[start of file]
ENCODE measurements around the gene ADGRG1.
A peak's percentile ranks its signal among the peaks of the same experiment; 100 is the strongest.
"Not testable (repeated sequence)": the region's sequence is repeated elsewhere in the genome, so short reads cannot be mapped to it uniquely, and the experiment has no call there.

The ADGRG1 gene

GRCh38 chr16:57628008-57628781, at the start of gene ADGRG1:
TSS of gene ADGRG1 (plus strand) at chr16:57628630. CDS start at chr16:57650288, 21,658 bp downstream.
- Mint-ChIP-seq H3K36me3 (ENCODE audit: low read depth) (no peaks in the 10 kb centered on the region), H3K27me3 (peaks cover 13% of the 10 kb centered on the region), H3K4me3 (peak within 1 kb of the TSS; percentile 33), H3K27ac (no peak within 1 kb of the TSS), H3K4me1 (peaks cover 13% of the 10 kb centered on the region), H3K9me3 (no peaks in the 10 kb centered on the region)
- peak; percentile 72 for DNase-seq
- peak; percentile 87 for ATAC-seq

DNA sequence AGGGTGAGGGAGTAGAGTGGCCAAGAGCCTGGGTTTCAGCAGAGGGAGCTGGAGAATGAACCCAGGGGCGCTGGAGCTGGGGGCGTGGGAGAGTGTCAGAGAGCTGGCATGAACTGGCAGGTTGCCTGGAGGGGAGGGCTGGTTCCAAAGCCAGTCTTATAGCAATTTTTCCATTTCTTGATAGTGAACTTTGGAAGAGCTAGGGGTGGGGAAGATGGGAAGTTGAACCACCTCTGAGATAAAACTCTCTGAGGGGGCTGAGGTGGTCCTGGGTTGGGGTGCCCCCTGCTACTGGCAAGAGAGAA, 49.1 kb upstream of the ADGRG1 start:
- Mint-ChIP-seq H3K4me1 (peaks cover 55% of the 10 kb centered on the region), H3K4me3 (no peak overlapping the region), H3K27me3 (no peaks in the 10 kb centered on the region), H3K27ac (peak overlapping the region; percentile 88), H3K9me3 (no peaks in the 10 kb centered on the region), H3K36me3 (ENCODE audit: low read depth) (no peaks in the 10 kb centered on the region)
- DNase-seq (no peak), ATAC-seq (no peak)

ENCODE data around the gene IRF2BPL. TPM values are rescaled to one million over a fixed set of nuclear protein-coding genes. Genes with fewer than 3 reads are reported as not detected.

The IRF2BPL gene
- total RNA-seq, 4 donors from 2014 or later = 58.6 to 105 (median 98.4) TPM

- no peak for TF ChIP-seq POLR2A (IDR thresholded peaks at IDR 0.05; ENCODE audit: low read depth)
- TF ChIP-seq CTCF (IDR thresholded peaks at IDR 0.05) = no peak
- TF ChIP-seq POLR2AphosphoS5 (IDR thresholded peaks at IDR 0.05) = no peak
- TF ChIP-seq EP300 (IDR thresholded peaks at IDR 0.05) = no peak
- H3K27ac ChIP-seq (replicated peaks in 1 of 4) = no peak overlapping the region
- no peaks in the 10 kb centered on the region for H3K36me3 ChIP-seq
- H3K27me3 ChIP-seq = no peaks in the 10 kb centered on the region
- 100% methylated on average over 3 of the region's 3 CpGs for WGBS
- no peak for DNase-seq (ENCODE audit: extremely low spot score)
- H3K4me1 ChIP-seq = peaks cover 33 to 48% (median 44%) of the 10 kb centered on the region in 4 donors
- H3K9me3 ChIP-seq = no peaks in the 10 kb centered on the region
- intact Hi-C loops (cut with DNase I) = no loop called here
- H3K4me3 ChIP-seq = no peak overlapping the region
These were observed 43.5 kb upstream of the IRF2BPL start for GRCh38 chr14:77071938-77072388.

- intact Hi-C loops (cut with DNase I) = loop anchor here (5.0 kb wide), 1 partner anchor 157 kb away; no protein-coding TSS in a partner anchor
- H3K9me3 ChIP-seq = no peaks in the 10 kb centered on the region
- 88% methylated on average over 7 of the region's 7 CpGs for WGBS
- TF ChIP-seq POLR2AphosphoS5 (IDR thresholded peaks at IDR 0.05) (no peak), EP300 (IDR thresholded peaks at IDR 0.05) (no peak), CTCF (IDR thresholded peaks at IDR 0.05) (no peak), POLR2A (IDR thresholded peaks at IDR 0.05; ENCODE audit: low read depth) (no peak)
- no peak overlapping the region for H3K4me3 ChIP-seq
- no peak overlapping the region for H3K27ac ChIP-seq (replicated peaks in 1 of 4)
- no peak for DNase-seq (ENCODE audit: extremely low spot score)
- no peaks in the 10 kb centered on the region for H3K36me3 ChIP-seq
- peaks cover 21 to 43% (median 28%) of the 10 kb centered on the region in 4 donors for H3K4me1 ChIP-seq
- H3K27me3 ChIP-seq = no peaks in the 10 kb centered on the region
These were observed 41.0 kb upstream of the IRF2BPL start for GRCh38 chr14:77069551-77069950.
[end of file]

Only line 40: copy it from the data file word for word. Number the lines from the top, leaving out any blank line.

These were observed 41.0 kb upstream of the IRF2BPL start for GRCh38 chr14:77069551-77069950.